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Little Pelargonium crispum ‘Variegatum’ has held onto its looks all summer, a nice small-scale shrub.

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The succulent in the foreground is Echeveria ‘Opal Moon,’ which is maturing into a surprisingly effective landscape succulent.

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As far as new flowers, the only other big news comes from Japanese anemones, seen here with macleaya and Xanthosoma ‘Lime Zinger.’ The first time I’ve ever grown the fall-blooming anemones. True story.

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In the border just outside the office, behind the ‘Zwartkop’ aeonium, gomphrenas, gaillardias, and castor bean plants emerged from the heat of August unscathed.

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Gomphrena ‘Strawberry Fields’ and an unidentified furcraea.

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Orange gomphrena and gaillardia

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Ricinus communis ‘New Zealand Purple’

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Pennisetum ‘Sky Rocket,’ russelia, and a young, potted Yucca rostrata. Agave ‘Dragon Toes’ was planted in the ground this year.

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Salvia chiapensis, still one of the all-time champion salvias in my garden, though I’m hearing great things about the newcomer, blue-flowered Salvia ‘Amistad.’

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Agastache ‘Black Adder’ is off to a good start this summer. I think its size should help see it through until spring. Something about my winter clay eats agastaches, even in low rainfall winters.

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This silvery little daisy looks promising, Lessingia filaginifolia, in a pot with Pelargonium ‘Crocodile’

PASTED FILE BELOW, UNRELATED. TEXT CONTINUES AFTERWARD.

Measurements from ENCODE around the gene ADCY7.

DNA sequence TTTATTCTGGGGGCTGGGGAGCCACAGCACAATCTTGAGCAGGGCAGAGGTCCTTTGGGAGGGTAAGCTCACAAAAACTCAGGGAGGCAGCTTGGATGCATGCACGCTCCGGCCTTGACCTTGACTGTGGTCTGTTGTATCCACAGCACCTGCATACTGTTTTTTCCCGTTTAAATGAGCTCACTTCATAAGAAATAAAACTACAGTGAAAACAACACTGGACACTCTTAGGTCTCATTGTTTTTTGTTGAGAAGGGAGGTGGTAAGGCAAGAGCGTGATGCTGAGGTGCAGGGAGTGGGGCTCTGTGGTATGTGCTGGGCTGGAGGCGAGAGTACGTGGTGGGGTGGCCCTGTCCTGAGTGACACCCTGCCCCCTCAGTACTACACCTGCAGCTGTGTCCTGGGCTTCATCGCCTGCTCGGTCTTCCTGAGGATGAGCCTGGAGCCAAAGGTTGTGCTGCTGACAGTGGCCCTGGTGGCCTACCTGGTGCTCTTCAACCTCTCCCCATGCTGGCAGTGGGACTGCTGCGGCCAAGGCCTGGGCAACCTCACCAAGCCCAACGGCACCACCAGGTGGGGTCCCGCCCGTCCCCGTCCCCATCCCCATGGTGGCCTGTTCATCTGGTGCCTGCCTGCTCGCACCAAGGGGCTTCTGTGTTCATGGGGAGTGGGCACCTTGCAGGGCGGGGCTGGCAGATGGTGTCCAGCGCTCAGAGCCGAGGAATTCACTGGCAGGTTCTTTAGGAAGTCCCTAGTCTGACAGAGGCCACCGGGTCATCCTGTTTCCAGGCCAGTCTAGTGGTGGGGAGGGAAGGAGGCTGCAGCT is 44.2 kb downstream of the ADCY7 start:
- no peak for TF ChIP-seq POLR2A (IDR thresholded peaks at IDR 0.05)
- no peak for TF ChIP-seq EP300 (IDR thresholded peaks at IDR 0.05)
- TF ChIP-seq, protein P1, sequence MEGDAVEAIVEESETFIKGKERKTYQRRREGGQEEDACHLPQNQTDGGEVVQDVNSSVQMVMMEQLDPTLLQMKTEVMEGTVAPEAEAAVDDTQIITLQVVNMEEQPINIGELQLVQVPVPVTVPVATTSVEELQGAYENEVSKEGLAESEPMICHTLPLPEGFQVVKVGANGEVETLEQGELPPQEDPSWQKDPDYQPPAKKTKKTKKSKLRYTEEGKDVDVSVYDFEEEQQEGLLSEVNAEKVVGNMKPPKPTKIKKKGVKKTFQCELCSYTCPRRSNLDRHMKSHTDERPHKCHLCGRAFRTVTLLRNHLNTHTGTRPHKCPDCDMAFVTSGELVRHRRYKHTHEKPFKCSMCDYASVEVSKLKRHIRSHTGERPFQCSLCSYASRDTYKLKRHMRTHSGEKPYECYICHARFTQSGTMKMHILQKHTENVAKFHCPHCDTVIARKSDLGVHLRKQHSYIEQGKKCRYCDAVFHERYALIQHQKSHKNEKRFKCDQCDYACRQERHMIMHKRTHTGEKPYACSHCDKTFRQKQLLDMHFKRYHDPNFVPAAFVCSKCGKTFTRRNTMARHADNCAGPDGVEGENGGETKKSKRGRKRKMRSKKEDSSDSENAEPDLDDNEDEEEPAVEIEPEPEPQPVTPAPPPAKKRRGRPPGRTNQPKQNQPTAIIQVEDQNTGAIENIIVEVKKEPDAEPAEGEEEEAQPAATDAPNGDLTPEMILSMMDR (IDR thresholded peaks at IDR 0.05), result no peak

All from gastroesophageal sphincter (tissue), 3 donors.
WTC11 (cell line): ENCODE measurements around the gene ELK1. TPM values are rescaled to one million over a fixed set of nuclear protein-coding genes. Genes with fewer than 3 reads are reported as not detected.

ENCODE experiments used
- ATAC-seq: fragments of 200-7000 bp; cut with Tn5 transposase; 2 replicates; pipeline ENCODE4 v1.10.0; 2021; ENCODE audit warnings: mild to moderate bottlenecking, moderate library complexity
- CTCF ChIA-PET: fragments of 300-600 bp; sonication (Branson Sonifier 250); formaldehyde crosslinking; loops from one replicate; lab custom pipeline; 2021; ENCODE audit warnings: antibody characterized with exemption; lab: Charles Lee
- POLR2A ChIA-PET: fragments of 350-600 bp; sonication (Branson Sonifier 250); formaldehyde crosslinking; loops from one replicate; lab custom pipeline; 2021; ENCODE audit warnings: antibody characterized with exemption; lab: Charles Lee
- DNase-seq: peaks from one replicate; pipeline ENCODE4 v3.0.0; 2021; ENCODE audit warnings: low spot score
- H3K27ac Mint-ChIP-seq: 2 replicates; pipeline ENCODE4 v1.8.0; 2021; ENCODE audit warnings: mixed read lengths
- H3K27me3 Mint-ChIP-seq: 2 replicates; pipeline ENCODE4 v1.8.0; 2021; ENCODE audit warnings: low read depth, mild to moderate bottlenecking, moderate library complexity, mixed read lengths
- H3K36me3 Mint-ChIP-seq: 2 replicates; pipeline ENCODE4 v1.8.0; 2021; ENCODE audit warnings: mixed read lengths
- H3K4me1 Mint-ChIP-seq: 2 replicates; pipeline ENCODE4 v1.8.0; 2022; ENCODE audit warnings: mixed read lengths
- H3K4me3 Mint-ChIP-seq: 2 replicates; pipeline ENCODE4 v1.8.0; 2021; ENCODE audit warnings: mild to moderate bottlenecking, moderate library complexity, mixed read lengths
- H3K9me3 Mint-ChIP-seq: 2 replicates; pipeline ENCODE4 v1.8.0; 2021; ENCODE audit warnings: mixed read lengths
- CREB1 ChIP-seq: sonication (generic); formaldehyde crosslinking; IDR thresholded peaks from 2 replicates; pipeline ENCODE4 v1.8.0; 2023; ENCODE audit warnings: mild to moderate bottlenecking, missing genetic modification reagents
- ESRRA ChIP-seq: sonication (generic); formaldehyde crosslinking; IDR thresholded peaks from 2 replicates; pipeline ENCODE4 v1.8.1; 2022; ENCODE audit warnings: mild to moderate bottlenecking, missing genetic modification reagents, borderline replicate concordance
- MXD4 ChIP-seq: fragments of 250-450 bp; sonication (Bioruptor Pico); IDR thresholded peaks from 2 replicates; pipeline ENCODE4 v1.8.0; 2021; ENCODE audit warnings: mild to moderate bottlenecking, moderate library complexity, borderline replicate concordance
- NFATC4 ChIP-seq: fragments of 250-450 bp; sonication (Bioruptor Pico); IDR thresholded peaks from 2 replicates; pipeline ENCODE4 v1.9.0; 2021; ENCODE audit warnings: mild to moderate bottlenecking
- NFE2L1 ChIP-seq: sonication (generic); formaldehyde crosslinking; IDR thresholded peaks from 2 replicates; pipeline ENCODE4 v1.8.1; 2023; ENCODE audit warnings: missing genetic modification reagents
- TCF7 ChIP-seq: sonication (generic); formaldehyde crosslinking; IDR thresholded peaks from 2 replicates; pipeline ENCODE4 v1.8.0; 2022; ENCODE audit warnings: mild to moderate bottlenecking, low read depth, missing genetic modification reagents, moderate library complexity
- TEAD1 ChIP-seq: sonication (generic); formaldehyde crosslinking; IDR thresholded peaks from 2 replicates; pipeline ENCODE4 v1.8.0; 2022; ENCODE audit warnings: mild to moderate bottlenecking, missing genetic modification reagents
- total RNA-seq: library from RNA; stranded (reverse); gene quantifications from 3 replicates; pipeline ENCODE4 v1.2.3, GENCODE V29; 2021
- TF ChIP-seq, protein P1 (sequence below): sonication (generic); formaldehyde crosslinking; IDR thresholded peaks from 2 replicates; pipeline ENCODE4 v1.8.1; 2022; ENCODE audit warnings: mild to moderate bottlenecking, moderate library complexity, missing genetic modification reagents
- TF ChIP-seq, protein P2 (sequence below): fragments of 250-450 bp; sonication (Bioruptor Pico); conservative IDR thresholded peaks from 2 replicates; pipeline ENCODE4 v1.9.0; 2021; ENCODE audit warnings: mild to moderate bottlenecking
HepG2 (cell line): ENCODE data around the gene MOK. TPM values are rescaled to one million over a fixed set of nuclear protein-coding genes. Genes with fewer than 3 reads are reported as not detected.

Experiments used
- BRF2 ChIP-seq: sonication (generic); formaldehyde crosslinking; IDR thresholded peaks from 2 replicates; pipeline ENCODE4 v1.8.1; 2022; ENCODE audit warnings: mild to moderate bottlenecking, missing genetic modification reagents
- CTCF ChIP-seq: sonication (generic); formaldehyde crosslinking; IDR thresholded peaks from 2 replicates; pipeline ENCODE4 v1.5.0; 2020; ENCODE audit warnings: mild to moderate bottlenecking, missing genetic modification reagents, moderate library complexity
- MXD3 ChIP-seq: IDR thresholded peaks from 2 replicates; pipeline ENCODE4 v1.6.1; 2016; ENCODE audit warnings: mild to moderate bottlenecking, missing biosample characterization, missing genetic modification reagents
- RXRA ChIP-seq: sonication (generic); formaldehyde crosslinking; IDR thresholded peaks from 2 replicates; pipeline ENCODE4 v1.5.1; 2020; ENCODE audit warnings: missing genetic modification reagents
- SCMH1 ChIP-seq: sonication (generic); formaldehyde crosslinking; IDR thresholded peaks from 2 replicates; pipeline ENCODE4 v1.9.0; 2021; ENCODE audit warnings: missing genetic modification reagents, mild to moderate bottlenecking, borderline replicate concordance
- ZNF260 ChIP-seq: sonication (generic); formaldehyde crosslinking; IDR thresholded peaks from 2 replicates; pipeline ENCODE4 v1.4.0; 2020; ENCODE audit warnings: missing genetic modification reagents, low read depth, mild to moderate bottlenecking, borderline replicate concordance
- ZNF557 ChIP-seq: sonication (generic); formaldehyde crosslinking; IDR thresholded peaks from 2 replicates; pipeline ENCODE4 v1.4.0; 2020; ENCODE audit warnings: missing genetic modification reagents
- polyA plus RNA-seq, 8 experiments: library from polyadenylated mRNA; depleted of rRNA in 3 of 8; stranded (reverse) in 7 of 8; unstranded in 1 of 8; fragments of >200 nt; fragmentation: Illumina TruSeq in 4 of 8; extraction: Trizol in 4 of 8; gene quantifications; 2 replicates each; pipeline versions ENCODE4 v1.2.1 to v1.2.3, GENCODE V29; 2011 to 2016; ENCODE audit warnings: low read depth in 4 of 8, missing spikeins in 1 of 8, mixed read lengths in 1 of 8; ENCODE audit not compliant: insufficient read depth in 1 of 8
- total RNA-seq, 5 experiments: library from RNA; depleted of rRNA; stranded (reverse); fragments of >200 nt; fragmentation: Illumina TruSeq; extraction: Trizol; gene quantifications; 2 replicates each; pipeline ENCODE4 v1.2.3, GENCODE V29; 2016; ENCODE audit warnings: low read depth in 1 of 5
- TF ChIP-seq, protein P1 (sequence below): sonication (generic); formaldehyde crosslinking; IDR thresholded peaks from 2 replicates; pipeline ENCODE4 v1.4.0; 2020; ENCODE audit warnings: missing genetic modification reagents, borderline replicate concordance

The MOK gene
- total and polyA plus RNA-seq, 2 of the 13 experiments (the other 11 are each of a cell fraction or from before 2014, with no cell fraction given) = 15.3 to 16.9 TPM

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Solanum pyracanthum

Thanks as always to Carol for hosting the monthly Bloom Day reports.

hillside with Schwentker Watts Design

I was in a wonderful garden the other night, but was caught flat-footed as far as having any photos to show for it. Although only 7:30ish, twilight doesn’t last long in this Los Angeles neighborhood but is quickly swallowed up by the hills that impart such a unique character to these Hollywood communities. Moody, atmospheric shadows come early. Rather than not posting at all, I’ve pulled together what can only be a teaser of this quintessentially mediterranean garden. Luckily, MB Maher had visited the house and garden a couple years ago, so I asked him to search his archives. Along with some photos from an article by The Los Angeles Times‘ (“L.A. Cottage Remade as Wonderland of Color“) I’ve cobbled together a small portrait of the creative extravaganza that is packed floor to ceiling, sidewalk to hilltop, in the home and garden of architect and garden designer James Schwentker and film production designer Franco-Giacomo Carbone. James Schwentker is a principal of Schwentker Watts Design, that rare firm that engages in “full-service architecture, landscape, and garden design.”